NEW YORK (Reuters) - Nearly two decades after its New York debut, “This is Our Youth,” Kenneth Lonergan’s play about privileged, aimless youth, opened on Broadway on Thursday with critics praising its young actors for their funny, spot-on performances.
The play, set in a Manhattan apartment in 1982, chronicles 48 hours in the lives of three friends on the cusp of adulthood, coping with life, parents and each other.
“Brat pack comes of age onstage,” said the New York Post newspaper about the play starring Kieran Culkin, Michael Cera and newcomer Tavi Gevinson in their Broadway debuts.
New York’s Daily News newspaper lauded the trio “whose portraits are right on the money,” and the New York Times described it as “a sensational, kinetically charged revival.”
Culkin, known for his film roles in “Igby Goes Down” and “Scott Pilgrim vs. the World,” plays the domineering Dennis, a small-time, drug-dealing bicycle messenger whose artist father pays his rent.
He constantly berates his friend, the wimpy, nerdy Warren, played by Cera (“Juno,” “Superbad”) for his lack of a sex life and dumb questions.
Gevinson, a fashion blogger who also had a small role in “Enough Said,” is Warren’s love interest.
After Warren has an argument with his father and steals $15,000 from his briefcase, he seeks advice and a place to stay with Dennis. The two devise a plan to make up the money Warren has already spent on drugs and to repay his father.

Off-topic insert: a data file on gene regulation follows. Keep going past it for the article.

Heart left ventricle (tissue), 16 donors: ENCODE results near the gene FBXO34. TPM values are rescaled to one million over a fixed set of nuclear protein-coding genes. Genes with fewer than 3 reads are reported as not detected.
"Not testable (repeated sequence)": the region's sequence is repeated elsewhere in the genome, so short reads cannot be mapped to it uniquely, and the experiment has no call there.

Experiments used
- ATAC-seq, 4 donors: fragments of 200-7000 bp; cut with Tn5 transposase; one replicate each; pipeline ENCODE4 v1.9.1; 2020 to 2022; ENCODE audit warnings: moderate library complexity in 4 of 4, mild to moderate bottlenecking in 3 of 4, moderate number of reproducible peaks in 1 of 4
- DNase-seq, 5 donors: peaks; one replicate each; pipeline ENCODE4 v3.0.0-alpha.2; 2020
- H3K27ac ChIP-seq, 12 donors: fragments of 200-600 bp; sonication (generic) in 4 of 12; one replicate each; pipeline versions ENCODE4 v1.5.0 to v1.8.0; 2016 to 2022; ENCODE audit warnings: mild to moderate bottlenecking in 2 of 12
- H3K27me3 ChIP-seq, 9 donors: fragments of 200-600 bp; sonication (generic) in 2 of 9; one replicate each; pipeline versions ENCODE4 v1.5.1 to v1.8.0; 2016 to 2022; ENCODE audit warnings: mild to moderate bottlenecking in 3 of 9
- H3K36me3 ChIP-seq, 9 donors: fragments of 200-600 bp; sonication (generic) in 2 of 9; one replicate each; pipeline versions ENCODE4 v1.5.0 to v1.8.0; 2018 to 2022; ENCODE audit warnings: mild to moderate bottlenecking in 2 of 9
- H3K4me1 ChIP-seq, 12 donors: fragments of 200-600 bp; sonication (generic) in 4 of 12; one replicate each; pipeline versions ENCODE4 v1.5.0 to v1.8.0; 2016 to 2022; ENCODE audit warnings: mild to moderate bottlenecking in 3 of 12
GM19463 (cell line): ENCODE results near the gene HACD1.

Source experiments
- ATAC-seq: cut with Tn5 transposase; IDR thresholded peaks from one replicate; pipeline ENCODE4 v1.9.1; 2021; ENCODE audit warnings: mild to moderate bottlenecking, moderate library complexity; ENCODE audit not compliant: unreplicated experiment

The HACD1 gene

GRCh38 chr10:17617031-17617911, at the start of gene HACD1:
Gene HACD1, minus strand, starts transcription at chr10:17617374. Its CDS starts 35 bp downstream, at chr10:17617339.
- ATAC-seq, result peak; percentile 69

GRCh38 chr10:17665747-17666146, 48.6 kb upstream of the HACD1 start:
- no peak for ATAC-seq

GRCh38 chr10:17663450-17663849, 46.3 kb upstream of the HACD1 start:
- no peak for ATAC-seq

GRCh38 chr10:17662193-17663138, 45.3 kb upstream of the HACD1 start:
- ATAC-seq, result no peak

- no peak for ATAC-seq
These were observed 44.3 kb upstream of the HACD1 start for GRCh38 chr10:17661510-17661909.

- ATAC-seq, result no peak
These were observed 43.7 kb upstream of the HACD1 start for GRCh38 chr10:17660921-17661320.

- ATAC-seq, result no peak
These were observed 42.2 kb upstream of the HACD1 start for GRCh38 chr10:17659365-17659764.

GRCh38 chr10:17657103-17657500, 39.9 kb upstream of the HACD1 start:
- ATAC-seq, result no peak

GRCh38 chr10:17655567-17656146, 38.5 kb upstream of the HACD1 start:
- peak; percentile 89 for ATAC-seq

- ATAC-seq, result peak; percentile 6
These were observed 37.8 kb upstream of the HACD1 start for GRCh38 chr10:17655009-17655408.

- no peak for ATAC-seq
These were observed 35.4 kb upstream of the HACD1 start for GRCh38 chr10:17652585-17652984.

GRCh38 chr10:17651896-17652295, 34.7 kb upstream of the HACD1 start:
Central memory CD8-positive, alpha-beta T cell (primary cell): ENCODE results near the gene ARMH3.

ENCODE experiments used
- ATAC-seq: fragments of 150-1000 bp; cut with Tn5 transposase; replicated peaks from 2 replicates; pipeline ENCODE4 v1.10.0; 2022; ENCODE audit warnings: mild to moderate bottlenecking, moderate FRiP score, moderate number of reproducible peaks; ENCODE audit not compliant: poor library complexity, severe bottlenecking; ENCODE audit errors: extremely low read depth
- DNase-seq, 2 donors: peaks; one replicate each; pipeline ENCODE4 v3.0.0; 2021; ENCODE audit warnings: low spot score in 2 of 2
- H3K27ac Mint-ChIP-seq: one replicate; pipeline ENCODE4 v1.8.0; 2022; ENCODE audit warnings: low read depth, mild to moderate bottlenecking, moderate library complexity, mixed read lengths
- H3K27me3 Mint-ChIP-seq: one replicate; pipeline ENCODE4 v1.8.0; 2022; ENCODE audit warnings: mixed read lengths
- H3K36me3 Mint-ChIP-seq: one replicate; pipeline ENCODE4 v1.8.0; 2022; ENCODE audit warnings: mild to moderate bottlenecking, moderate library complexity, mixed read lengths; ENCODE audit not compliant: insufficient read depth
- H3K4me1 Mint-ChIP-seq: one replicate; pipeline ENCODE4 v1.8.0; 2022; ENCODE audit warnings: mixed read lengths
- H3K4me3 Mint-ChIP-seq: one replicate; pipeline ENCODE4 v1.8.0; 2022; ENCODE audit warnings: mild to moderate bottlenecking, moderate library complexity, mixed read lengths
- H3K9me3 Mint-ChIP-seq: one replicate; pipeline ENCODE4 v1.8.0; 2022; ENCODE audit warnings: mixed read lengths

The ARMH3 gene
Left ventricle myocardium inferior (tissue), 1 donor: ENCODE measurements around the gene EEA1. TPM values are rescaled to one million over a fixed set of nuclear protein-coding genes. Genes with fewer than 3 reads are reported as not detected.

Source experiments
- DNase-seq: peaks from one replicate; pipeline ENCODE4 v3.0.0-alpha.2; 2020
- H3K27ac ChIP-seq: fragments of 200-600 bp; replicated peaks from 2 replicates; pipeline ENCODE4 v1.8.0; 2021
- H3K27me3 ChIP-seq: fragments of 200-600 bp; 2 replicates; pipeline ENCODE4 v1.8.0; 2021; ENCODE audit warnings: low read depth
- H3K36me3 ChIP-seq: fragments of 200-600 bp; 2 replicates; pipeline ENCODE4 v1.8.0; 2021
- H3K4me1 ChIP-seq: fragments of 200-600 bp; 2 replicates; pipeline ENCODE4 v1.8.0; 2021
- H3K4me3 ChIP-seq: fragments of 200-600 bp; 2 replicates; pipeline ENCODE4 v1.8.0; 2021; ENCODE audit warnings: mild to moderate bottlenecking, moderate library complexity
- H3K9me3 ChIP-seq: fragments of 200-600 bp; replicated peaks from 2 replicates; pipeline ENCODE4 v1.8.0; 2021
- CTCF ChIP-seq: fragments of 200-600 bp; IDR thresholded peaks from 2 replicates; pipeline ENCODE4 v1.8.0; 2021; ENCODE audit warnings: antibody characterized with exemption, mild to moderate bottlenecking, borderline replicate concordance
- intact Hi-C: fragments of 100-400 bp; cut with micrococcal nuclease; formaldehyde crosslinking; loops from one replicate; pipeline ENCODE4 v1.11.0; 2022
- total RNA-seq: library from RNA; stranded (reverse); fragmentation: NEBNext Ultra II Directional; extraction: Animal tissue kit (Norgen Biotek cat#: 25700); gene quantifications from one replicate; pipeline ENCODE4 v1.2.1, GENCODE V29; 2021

“Cera mines every ounce of Warren’s comedy and ache,” the Daily News said about the 26-year-old actor. “His forlorn charm - he’s always standing with his palms up, as if in supplication - makes you want to hug him.”
The New York Times also had nothing but praise for Cera.
“All lanky limbs in search of a stance, his Warren reminds you of the adolescent agony of not quite knowing who you are while being smart enough to know that you don’t know,” it said.
Although the Hollywood Reporter thought Culkin, 31, who played Warren in the London stage production many years ago, was too old, it still found his performance enthralling.
“He perfectly captures Dennis’ youthful braggadocio, as well as his carefully hidden insecurities,” it said.
Despite her lack of theatrical experience, Gevinson, 18, held her own in the Steppenwolf production.
“Trying to protect herself, but also willing to trust Warren, her Jessica speaks with a vehemence underlined by uncertainty,” said the New York Post.
Although Lonergan’s play opened Off-Broadway 18 years ago, its themes of confusion and angst are still relevant to today’s youth.
“What he captures so beautifully, in this work that made his name as a playwright, is the sense of being lost, formless and on your own that descends as adolescence comes to an end and every feeling seems to contradict itself,” the New York Times said.
Editing by Matthew Lewis